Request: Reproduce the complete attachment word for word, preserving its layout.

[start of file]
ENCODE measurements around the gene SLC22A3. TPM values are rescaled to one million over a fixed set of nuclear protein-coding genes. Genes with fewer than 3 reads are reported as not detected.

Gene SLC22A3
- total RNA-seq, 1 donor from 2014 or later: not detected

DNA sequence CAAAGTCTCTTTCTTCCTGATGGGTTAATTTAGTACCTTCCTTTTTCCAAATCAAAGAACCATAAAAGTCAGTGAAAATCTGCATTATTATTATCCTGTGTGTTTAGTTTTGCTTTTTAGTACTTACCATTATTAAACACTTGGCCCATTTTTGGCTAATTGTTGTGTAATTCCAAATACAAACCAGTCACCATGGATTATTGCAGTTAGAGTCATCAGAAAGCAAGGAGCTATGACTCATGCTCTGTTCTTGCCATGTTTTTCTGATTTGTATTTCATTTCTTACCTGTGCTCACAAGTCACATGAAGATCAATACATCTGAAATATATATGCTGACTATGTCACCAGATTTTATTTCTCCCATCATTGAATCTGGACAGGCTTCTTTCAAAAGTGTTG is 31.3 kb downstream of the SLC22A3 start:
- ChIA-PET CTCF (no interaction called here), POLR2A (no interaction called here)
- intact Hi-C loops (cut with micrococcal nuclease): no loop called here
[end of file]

ENCODE measurements around the gene SLC22A3. TPM values are rescaled to one million over a fixed set of nuclear protein-coding genes. Genes with fewer than 3 reads are reported as not detected.

Gene SLC22A3
- total RNA-seq, 1 donor from 2014 or later: not detected

DNA sequence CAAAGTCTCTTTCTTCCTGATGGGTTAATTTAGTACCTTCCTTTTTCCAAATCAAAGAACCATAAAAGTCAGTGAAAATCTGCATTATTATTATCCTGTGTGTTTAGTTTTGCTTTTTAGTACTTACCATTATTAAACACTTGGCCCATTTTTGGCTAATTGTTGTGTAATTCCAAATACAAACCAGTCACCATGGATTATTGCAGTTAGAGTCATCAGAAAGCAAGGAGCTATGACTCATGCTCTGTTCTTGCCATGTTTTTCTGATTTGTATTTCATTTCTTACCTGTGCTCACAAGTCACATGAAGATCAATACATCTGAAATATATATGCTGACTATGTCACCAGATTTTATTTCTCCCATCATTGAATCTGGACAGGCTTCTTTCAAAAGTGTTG is 31.3 kb downstream of the SLC22A3 start:
- ChIA-PET CTCF (no interaction called here), POLR2A (no interaction called here)
- intact Hi-C loops (cut with micrococcal nuclease): no loop called here